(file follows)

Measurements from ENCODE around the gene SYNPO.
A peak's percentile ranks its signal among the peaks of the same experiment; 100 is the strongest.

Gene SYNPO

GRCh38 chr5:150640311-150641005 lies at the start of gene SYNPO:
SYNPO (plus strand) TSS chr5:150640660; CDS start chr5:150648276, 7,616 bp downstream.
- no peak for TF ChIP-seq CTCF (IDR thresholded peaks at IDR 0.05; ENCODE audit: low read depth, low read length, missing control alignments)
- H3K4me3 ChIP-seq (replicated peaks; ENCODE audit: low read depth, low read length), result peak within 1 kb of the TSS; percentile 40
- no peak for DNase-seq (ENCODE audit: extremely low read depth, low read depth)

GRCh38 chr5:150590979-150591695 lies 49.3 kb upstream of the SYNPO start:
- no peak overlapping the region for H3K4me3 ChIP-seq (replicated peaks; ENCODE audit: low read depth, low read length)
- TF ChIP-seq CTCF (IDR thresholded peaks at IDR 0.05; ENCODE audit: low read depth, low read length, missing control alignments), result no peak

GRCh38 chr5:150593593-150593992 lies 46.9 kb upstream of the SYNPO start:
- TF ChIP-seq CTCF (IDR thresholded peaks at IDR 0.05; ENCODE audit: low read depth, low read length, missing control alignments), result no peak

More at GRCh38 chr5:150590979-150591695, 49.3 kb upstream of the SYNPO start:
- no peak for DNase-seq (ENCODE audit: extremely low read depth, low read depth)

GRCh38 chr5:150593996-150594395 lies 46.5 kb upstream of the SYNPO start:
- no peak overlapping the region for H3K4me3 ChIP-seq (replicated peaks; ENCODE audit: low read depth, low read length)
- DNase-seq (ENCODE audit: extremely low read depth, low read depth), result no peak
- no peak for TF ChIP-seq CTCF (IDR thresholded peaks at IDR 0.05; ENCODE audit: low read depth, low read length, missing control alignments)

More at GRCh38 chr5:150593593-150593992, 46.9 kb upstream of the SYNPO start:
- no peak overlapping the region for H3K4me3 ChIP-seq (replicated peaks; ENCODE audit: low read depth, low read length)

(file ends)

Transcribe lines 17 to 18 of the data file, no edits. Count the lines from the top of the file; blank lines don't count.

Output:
- no peak overlapping the region for H3K4me3 ChIP-seq (replicated peaks; ENCODE audit: low read depth, low read length)
- DNase-seq (ENCODE audit: extremely low read depth, low read depth), result no peak